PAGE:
Top 5 things to know about splitting the house when divorcing
Divorce is one of the toughest things to go through
and when the dust begins to settle it's time to ‘divide the assets’. The family home is usually the first thing to consider as it will most likely be the largest asset
of them all.
Simpson Millar knows divorcing
is a difficult time so we have put together 5 things that you should know about the situation to better prepare yourself
if this unfortunately happens to you in the future.
1. Division of assets
The courts will look to equalise assets where it is a long marriage
- however, there is no formula in this country for setting out how assets are divided on divorce. Courts will often look to make a decision that is fair to both parties
, although fair to one may seem unfair to another. If there are children involved the court will take this into consideration when making a decision, and put the children’s needs first
2. A 'mesher order'
The courts may consider putting a 'mesher order' in place, if you wish to stay in the family home
because you want to maintain continuity for the sake of the children, and you cannot offset your spouses interest in the property
or raise further mortgage for a buy-out.
This is a court order that will transfer ownership of the house to one party
and the other party will have a legal charge over the property. That legal charge will be realised at a future date, usually when your children have finished education
or if the party staying in the house remarries or cohabits.
At that point the house is sold and either the charge is paid out or the party who stayed in the house pays off the charge. The charge holder might have to stay on the mortgage
until the mortgage lender agrees to release them or until the mortgage is repaid.
3. The matrimonial home
If the matrimonial home is owned in your spouse’s name alone you may need to act fast. To prevent your spouse selling the house without you knowing, you should enter a Notice of Home Rights against the property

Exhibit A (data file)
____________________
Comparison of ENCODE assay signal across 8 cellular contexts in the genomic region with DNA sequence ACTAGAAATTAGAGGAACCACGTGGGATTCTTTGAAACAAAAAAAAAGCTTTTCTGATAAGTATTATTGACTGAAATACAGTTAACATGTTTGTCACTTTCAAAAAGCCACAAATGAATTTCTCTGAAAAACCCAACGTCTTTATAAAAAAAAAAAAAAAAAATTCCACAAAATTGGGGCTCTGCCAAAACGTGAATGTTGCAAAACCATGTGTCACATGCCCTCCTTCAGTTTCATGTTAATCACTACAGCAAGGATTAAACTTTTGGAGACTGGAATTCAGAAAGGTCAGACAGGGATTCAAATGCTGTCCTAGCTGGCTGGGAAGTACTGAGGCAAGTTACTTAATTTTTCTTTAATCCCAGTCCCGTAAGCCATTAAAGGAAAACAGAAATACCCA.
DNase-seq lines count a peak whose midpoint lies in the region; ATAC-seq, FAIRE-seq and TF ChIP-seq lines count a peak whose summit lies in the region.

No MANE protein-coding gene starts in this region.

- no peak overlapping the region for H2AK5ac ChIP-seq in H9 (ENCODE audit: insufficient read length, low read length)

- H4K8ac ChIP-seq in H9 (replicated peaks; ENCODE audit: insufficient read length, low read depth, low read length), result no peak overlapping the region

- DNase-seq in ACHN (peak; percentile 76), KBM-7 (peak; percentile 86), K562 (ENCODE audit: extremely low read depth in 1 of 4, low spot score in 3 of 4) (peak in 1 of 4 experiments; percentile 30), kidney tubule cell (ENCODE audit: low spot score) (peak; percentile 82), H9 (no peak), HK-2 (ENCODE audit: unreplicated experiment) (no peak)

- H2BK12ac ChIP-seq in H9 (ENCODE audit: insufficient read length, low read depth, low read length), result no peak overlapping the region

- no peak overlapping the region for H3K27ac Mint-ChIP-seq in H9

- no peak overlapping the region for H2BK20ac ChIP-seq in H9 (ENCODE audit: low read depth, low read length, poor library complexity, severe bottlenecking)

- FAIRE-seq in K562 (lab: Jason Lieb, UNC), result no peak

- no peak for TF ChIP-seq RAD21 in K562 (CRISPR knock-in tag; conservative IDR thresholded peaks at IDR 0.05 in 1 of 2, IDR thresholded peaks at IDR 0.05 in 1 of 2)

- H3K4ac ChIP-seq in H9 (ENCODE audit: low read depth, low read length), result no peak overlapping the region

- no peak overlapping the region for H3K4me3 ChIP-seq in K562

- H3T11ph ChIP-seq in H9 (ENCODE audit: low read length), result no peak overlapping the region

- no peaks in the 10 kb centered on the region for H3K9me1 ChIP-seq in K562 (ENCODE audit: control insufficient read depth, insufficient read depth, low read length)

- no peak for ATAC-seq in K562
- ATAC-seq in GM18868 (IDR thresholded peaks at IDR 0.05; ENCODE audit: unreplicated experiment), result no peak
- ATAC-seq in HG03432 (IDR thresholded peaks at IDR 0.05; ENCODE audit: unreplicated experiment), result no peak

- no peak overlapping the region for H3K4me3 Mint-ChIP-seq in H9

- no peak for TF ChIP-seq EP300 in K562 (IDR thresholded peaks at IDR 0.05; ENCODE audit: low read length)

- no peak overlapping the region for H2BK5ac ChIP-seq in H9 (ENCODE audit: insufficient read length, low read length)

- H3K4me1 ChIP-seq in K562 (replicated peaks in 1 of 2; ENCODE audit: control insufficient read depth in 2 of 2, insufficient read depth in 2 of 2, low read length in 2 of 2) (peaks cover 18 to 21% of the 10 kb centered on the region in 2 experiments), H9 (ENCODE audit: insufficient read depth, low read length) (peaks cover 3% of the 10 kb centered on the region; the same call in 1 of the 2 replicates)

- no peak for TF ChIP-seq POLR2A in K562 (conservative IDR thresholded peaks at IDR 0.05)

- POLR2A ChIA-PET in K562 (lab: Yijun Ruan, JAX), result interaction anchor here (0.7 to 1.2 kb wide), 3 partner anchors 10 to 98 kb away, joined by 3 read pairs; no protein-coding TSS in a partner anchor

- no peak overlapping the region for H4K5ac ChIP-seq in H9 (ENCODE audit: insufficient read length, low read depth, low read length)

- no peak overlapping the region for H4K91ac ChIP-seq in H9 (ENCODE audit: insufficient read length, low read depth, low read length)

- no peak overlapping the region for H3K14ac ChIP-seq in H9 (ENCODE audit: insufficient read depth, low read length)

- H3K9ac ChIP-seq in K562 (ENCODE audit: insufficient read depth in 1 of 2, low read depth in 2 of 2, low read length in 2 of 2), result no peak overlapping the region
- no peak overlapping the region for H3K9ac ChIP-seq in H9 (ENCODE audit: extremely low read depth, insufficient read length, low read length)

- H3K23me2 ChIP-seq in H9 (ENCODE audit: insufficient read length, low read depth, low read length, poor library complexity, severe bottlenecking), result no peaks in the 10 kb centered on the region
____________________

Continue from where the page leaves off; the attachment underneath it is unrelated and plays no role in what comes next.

with the Land Registry. The notice is served upon the spouse living in the family home and can't be removed with your agreement
or an order from the court.
4. Personal possessions
If, for whatever reason, you feel that you cannot carry on living in the family home
then you can leave and not lose any financial entitlement
to the property. It is recommended however, that you take any personal documentation or treasured personal possessions with you as returning to the property may create further hostilities
5. Alternative options to the courts
Quarrelling in the court room is not your only option if you and your former spouse can come together amicably. Mediation with an independent and neutral mediator
is an option.
Alternatively, many couples have sought the help of a new process called collaborative law
. Both parties sign an agreement to not go to court and instead talk it over around the negotiating table. The process focuses on the needs of the family
and how a solution can be achieved.
The cost of divorce is not just financial but emotional. Fighting it out in the courtroom can bring enormous distress to yourself
and any children you may have. Trying to keep the situation as amicable as possible is best all around. Small concessions may have to be made on your part but in the long run it may be worth it.
Remaining in the family home may equally be as hard as letting it go
. Take into consideration running costs, maintenance and new budgets that may need to be put in place. Often, a fresh start is needed to help couples move on emotionally.